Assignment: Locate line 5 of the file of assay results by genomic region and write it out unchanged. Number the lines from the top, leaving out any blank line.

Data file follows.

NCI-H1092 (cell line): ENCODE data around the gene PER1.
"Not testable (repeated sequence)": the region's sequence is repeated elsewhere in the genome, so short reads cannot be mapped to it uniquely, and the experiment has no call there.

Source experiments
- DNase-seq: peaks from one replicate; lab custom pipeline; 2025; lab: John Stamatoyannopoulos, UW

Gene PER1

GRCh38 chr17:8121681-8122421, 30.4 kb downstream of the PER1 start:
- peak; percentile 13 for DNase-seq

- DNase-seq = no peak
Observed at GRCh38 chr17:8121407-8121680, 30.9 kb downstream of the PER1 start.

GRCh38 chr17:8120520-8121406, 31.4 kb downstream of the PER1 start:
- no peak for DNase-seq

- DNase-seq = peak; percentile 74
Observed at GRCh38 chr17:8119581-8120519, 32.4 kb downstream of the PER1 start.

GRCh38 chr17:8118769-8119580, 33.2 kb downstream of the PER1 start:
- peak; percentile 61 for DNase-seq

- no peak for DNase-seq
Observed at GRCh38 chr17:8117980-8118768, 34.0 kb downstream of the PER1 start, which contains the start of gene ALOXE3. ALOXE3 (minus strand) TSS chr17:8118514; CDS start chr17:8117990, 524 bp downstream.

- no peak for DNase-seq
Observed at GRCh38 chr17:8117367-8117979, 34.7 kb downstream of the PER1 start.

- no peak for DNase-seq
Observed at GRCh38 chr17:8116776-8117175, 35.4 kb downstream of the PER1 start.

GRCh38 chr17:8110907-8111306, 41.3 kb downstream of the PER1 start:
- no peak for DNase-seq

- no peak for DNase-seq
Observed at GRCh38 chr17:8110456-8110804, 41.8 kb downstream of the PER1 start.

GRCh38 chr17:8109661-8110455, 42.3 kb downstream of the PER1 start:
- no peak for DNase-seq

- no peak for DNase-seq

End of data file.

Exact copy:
Gene PER1